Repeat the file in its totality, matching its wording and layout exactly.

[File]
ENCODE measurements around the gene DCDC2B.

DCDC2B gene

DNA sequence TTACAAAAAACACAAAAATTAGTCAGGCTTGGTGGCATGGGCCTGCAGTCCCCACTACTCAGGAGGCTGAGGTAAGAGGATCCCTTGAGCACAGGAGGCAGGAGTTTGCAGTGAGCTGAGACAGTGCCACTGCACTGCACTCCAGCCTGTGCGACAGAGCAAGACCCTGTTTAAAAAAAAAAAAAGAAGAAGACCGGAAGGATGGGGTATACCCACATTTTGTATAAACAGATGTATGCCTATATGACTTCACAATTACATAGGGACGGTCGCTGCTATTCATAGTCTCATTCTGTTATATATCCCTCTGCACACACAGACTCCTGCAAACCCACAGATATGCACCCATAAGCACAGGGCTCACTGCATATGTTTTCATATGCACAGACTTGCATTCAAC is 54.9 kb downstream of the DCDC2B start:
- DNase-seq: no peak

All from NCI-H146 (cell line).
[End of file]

ENCODE measurements around the gene DCDC2B.

DCDC2B gene

DNA sequence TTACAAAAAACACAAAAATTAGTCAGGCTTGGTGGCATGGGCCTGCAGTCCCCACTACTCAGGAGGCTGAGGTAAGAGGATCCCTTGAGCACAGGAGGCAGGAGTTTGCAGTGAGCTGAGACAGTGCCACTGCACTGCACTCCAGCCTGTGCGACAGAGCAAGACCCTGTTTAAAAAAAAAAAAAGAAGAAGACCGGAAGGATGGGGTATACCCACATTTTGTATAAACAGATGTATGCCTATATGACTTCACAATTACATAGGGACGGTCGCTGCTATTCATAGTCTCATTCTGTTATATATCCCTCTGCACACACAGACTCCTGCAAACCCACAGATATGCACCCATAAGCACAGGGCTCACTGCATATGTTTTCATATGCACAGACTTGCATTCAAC is 54.9 kb downstream of the DCDC2B start:
- DNase-seq: no peak

All from NCI-H146 (cell line).